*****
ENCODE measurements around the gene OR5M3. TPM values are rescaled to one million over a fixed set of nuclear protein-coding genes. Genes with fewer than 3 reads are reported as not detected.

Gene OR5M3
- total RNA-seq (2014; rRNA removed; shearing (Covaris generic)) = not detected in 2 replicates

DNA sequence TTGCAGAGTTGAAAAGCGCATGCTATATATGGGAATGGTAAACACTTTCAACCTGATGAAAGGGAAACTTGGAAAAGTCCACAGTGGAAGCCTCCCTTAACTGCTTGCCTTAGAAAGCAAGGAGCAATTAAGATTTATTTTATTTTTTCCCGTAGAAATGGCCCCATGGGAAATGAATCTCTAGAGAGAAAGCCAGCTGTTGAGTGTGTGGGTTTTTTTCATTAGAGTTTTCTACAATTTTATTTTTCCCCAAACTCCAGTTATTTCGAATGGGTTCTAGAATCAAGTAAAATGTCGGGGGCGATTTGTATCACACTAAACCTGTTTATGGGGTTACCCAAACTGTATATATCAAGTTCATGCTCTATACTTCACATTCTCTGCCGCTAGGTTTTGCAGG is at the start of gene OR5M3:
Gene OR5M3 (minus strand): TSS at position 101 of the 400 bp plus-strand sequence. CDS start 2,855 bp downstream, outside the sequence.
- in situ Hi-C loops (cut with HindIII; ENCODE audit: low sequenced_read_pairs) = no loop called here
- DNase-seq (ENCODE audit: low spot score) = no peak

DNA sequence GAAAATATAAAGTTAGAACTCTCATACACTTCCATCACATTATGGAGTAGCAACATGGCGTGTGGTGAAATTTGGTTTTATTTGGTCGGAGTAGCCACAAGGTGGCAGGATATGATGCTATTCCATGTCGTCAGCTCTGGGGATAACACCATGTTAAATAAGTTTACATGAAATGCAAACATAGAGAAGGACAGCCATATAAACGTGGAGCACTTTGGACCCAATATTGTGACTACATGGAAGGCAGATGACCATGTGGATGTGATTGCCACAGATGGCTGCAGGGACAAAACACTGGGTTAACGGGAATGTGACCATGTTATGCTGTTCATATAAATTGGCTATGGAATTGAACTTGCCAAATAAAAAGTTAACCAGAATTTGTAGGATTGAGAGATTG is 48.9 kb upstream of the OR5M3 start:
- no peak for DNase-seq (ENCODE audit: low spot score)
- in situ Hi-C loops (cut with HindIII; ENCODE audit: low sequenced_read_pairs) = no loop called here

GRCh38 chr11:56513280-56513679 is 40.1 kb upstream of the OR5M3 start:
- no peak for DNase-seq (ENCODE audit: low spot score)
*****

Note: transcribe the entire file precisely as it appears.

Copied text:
ENCODE measurements around the gene OR5M3. TPM values are rescaled to one million over a fixed set of nuclear protein-coding genes. Genes with fewer than 3 reads are reported as not detected.

Gene OR5M3
- total RNA-seq (2014; rRNA removed; shearing (Covaris generic)) = not detected in 2 replicates

DNA sequence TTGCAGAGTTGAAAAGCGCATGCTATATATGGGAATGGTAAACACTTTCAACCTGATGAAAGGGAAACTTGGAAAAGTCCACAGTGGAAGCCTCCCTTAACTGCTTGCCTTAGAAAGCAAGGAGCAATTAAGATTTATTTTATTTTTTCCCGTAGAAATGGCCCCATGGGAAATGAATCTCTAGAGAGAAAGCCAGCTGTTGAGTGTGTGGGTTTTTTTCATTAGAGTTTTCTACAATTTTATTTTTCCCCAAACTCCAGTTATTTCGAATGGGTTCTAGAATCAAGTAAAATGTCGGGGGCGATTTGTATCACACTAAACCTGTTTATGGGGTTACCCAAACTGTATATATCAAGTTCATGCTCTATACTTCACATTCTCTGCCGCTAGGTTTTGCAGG is at the start of gene OR5M3:
Gene OR5M3 (minus strand): TSS at position 101 of the 400 bp plus-strand sequence. CDS start 2,855 bp downstream, outside the sequence.
- in situ Hi-C loops (cut with HindIII; ENCODE audit: low sequenced_read_pairs) = no loop called here
- DNase-seq (ENCODE audit: low spot score) = no peak

DNA sequence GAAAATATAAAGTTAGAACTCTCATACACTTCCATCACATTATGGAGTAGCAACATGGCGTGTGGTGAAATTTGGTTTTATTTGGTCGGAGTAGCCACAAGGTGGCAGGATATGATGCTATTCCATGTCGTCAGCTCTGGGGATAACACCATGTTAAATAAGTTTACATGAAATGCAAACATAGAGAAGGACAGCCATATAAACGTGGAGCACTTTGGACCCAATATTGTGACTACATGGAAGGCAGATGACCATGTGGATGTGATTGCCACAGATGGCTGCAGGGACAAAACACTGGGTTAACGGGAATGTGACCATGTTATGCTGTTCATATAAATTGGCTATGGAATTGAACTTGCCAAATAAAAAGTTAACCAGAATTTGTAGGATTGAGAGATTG is 48.9 kb upstream of the OR5M3 start:
- no peak for DNase-seq (ENCODE audit: low spot score)
- in situ Hi-C loops (cut with HindIII; ENCODE audit: low sequenced_read_pairs) = no loop called here

GRCh38 chr11:56513280-56513679 is 40.1 kb upstream of the OR5M3 start:
- no peak for DNase-seq (ENCODE audit: low spot score)